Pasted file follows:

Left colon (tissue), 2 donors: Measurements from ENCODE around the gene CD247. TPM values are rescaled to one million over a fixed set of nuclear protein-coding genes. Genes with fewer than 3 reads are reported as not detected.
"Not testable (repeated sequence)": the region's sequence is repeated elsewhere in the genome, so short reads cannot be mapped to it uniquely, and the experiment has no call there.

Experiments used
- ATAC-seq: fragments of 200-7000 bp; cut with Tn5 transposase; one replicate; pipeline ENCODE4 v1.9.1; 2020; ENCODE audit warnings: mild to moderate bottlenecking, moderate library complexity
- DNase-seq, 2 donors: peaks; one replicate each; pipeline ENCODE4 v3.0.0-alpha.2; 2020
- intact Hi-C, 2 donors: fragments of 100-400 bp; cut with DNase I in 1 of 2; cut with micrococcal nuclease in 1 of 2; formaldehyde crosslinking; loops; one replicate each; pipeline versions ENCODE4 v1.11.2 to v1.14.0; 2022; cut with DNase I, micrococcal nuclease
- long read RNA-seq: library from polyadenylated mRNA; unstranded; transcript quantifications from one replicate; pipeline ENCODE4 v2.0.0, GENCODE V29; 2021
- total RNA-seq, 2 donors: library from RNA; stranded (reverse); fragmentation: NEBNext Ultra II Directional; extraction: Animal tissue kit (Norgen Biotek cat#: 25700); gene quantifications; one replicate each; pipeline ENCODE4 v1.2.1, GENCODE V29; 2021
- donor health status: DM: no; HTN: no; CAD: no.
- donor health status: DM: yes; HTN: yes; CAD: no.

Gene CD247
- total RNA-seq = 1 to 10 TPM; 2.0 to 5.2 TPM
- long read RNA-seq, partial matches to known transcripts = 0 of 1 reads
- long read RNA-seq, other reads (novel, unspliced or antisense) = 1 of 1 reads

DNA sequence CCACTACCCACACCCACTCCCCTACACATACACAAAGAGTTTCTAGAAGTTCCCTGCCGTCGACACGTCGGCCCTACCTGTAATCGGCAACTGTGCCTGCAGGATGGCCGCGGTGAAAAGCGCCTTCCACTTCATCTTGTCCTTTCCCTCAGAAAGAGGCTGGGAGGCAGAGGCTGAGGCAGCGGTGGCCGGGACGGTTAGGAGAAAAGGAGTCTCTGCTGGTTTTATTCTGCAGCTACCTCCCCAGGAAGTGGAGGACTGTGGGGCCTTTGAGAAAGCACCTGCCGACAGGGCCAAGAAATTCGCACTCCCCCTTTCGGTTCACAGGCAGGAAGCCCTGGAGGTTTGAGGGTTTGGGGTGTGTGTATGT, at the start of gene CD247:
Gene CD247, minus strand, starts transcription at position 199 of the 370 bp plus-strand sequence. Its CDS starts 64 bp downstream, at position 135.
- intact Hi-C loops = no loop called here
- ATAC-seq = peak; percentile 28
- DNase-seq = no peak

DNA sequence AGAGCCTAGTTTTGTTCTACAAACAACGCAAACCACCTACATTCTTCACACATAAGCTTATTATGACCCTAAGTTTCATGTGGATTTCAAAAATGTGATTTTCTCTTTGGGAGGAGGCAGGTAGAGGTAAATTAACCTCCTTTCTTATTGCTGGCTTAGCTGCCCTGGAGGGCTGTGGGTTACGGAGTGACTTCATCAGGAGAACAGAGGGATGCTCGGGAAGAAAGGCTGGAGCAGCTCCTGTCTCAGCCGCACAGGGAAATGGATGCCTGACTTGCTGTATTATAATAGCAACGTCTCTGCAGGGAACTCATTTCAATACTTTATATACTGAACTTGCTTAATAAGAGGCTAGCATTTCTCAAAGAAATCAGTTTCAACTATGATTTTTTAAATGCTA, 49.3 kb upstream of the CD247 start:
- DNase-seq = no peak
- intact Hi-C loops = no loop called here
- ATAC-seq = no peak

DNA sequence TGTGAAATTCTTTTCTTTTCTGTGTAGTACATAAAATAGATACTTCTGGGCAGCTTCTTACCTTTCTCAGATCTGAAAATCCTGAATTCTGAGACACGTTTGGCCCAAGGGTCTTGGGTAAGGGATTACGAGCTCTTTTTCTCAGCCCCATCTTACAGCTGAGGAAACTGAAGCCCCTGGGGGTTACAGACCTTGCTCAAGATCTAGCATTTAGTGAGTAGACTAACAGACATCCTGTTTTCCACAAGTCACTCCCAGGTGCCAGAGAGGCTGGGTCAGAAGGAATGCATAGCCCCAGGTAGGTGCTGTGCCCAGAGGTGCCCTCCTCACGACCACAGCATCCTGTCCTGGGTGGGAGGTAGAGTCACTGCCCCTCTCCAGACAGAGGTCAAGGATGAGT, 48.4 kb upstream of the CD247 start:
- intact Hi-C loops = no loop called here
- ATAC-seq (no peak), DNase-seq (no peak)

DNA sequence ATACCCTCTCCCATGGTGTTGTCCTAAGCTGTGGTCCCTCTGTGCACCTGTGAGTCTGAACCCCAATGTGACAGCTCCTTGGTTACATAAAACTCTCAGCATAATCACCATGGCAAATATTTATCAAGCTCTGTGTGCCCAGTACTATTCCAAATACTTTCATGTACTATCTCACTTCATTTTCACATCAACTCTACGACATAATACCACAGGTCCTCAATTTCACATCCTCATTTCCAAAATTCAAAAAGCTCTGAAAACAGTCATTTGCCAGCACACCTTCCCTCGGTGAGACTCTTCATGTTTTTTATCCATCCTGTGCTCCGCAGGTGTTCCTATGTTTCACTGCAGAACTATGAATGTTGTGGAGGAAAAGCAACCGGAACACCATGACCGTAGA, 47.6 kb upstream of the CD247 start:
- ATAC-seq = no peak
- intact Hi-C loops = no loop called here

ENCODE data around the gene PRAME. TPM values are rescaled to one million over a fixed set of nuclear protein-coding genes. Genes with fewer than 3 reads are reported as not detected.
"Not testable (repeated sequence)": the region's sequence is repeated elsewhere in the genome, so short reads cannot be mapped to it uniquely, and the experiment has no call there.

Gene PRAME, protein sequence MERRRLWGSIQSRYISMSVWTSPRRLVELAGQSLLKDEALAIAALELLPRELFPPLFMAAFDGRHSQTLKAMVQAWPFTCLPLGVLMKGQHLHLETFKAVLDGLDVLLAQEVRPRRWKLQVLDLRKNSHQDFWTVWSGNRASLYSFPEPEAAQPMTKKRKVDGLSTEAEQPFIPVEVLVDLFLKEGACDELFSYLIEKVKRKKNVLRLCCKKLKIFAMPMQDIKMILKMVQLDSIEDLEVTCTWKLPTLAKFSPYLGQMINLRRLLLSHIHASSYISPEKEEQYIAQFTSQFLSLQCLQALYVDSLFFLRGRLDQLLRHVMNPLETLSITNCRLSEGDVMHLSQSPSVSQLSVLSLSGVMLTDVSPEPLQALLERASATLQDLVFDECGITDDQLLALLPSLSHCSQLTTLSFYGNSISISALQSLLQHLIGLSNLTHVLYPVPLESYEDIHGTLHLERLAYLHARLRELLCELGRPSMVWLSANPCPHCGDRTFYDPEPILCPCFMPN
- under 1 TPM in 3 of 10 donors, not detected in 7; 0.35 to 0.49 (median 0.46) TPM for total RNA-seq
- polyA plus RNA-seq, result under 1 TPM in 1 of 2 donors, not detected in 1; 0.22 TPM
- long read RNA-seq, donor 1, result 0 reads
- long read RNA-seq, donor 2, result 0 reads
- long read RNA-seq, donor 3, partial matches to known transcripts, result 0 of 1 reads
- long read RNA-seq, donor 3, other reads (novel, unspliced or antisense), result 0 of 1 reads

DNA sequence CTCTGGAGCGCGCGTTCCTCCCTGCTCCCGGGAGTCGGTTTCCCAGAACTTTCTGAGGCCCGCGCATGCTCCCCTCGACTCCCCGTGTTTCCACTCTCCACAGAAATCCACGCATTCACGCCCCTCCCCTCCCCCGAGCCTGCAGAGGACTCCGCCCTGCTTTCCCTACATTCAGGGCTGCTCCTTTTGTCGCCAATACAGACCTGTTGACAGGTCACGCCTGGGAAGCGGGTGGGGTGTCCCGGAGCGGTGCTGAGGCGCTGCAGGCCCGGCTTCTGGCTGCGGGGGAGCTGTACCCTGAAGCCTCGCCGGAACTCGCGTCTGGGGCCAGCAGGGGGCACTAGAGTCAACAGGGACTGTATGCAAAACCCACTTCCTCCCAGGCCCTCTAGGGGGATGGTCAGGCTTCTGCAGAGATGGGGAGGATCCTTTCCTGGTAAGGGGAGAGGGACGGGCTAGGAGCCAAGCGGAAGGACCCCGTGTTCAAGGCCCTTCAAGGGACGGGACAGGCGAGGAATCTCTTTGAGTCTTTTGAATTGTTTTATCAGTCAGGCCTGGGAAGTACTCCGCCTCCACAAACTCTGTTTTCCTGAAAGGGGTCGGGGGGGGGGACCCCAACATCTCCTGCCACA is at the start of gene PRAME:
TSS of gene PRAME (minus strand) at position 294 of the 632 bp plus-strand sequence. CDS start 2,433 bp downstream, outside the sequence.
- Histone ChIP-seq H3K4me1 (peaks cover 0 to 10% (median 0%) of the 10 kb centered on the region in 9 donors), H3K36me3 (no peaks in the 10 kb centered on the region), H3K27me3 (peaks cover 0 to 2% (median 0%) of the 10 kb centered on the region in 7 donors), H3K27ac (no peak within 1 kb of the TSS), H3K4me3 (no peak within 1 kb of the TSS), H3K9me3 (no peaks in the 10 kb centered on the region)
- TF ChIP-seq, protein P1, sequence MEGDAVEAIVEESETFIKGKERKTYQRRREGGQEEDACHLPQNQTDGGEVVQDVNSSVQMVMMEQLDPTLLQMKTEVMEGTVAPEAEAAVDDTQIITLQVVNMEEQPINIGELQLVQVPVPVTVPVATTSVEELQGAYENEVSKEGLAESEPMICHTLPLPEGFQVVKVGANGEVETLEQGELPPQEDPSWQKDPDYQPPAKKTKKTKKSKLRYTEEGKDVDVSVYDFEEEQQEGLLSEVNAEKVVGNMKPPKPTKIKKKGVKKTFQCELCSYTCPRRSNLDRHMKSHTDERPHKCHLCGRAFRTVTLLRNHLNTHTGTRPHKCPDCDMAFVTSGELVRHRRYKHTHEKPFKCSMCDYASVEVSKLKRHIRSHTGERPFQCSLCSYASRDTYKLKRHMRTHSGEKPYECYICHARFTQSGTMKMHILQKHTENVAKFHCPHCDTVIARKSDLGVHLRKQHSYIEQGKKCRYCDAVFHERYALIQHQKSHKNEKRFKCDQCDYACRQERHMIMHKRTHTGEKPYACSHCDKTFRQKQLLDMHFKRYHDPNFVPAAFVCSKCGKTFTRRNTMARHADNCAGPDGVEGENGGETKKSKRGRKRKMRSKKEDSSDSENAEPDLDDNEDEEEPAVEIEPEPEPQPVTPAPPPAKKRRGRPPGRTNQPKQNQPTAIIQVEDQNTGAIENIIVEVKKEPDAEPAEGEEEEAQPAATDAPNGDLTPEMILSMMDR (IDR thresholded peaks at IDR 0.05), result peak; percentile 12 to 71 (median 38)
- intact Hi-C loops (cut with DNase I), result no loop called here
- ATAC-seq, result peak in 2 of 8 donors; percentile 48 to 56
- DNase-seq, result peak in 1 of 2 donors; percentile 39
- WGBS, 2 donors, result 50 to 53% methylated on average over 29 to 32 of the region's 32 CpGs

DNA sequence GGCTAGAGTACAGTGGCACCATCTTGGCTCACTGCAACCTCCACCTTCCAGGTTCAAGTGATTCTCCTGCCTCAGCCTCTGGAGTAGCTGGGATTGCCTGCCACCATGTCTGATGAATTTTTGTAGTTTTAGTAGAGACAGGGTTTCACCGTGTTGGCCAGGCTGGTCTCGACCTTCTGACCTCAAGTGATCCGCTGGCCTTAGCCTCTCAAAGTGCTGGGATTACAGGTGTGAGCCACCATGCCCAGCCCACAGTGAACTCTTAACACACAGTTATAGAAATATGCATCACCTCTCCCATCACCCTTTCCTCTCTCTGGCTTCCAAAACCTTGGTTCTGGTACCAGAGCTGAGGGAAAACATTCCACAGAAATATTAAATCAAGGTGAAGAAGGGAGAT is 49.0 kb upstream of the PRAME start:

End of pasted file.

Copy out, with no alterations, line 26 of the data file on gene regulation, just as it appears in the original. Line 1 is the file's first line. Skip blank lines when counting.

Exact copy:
- ATAC-seq (no peak), DNase-seq (no peak)